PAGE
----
Clark Gable went to a Los Angeles Dodgers game one day and made fast friends with a fellow seated nearby. It turned out to be Charlie Gold, who was an agent. Gable enjoyed his company so much that he was thinking of hiring him to replace his current agent. “Tell me, Mr. Gold,” asked Gable. “Are you Jewish?” Charlie looked at him nervously, unsure of what this line of inquiry portended. Finally he answered: “Not necessarily.”
This matter of identity has been brought again to the fore by a startling news event. Up near the Michigan-Indiana border, two families have had their emotions wrenched by a weird case of mistaken identification. Marion, Indiana, was the site of a horrific crash on April 26. A car crash left five people dead and one in a coma. Two of the passengers had been blonde college girls of similar height and weight. One was killed, her face mangled; the other was the comatose survivor, her face swollen from her injuries.
The parents of Whitney Cerak were told to collect their daughter’s remains for burial, while Laura VanRyn’s family kept a prayerful vigil at her bedside. Now, over a month later, the patient is conscious and speaking. Her name, she says, is Whitney. And so a macabre game of musical chairs had to be played at her bedside. Laura’s parents and boyfriend shuffled off to exhume her body from a misnamed grave. Whitney’s folks took the seats at the side of her bed to tend for their child, first mourned, then revivified in their hearts.
Is there a moral to such a story, beyond the importance of storing DNA samples in a national clearinghouse? Or should it pass into the lore of urban misadventure as an isolated oddity?
It occurs to me that the lesson here is to shore up our own sense of individuality. We are enjoined to examine what it is that provides our definition of self. Are we American… or “not necessarily”? Are we Jewish or Christian… or “not necessarily”? Are we Democrat or Republican… or “not necessarily”? Are we Marines, machinists, Elks, midwives, Salvation Army volunteers or lifeguards? How about this: are we parents, siblings, children, teachers, students?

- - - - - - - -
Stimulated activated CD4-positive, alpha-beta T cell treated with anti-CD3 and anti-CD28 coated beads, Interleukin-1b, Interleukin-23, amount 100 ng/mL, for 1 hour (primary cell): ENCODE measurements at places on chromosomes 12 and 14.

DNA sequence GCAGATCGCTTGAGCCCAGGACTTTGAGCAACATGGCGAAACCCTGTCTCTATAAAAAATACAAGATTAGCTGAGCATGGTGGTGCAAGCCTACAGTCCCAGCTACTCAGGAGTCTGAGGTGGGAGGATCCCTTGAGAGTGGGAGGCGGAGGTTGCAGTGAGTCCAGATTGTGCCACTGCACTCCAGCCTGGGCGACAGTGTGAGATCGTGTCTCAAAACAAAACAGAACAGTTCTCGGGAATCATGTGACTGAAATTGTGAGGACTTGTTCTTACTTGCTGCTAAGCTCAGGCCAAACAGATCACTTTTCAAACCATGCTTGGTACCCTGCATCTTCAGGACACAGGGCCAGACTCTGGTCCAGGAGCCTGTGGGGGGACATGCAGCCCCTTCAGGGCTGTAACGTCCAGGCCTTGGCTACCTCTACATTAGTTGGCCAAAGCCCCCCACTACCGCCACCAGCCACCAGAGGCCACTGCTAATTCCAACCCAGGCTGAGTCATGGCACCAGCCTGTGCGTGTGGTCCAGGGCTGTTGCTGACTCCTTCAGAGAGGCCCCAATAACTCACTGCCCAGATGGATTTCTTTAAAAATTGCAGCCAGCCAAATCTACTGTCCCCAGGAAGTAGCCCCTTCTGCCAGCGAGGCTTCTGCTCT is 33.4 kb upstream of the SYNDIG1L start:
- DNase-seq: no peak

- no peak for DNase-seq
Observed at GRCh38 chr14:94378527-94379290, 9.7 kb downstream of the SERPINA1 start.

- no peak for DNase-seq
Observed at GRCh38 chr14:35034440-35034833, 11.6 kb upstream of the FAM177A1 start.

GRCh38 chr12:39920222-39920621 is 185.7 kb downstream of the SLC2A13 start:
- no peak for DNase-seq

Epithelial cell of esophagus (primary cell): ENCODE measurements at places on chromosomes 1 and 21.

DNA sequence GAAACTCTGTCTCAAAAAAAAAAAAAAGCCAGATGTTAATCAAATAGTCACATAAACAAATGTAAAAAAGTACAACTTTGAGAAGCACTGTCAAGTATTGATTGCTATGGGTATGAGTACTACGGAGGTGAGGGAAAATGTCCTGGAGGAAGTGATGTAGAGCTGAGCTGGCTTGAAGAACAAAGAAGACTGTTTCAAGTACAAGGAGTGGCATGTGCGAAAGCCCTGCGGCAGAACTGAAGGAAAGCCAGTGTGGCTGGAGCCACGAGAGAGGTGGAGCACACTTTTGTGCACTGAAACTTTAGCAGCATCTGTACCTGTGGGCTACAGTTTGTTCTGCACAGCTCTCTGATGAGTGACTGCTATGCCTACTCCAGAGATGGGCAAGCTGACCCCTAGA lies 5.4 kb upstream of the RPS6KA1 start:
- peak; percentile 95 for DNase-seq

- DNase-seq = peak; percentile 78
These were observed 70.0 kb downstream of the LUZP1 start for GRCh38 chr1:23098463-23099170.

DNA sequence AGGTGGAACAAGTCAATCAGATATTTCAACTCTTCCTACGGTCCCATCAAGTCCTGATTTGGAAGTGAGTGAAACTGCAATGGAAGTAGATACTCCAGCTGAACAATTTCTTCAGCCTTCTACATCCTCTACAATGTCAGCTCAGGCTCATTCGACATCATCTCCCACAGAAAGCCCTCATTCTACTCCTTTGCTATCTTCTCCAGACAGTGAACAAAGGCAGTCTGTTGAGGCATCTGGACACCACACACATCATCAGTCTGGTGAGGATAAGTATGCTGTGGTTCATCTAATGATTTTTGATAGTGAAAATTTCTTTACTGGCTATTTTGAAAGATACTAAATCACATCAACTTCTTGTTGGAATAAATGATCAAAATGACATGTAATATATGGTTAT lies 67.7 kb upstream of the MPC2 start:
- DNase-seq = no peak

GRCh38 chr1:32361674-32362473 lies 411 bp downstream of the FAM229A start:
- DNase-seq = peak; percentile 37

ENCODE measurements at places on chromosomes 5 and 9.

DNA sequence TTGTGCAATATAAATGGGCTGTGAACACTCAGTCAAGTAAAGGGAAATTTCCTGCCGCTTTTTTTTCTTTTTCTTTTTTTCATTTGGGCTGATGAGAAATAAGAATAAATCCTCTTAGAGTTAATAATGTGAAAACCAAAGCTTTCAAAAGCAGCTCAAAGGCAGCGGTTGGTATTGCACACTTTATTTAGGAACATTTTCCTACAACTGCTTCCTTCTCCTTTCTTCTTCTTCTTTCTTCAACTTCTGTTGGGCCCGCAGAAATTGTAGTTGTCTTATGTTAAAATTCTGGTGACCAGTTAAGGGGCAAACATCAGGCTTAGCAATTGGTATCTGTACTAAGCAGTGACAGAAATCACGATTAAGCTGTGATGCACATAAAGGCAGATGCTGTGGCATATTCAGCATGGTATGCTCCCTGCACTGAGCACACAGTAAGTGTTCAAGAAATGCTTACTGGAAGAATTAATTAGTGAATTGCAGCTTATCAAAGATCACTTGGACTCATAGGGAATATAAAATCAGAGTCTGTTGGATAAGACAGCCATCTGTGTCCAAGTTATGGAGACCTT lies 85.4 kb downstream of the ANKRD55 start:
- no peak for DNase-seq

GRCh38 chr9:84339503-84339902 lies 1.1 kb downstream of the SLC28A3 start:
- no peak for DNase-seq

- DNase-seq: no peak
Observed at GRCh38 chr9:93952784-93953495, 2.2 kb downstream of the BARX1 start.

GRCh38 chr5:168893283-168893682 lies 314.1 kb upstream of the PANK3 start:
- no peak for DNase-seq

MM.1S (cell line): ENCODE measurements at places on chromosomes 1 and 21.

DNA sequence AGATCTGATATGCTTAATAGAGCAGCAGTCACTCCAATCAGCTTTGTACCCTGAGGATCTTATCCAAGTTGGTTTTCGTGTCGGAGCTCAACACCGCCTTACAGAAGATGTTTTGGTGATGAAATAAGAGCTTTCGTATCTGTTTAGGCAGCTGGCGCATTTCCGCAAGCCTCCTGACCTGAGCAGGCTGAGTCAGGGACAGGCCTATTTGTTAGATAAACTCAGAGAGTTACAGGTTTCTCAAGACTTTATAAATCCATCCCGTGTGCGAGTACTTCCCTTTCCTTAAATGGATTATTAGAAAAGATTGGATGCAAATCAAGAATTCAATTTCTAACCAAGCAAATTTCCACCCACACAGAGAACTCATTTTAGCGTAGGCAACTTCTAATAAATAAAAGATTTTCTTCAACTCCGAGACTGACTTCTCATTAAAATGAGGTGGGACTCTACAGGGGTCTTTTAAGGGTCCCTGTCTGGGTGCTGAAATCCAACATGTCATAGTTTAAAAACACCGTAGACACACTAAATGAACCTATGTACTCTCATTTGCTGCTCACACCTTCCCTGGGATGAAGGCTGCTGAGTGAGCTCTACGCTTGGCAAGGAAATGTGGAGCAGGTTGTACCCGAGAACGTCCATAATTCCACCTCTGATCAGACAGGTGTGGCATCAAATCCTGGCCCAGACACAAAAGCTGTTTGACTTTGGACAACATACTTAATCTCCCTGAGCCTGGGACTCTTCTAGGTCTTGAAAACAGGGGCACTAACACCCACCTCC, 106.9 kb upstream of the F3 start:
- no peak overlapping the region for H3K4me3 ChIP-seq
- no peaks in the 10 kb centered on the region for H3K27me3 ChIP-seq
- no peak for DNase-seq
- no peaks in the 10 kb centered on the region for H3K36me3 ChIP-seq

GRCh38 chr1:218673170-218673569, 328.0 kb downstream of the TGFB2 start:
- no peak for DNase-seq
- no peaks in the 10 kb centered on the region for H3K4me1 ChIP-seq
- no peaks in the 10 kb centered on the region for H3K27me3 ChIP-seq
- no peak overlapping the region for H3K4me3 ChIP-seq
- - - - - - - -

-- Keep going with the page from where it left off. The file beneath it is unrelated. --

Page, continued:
One thing is clear. We cannot afford to be a nation of amnesiacs. It is urgent that we recall who we are as a people. To remember why we fought for independence and union, why we went overseas and died for the freedom of others. We must always know which ideals have come to characterize us, which institutions have earned our loyalty. None of us can hope to travel very far if we do not carry our spiritual passports near our hearts.
The great Yiddish writer, Chaim Lieberman, wrote a book near the end of his life, circa 1960, about the loss of Jewish identity. In it he tells the story of a Jewish American soldier in World War Two who was shot and dying on the battlefield. He had heard that there was something that Jews said before they died, but he did not know the phrase. His Christian buddy knew it and led him through the recital of “Hear, O Israel, God is our Lord, God is One.” While Lieberman keyed on the tragedy of the soldier never having been educated, there is great beauty in the tableau of his fellow American helping him to reconnect to a historical home that he intuitively perceived.
Just as Jews are too ready to trade in their identities for the panache and lucre of being Clark Gable’s agent, American tourists are too quick to assure their hosts in Europe and elsewhere that they are actually Canadians. Nah. Enough of that. Time to wear our badges more proudly. Time to take pride in our national achievements, even if it means getting scowled at by a French intellectual or by an Italian beauty. Time to stand tall and walk tall.
There is no other way to end this meditation than with a joke, both funny and poignant. A man is out in his boat and a powerful typhoon is lashing the craft, threatening to hurl him at any moment into the sea. Desperately, he fiddles with the dials on the wireless, sending an S.O.S. to whoever might be within range. Suddenly, he breaks through to a Coast Guard rescue ship, although the signal is weak and fading. “Sir,” the voice implores. “Can you give me your position?”
“Certainly,” he replies with his last ounce of strength. “I’m Vice President for Purchasing at a large chain of retail outlets.”
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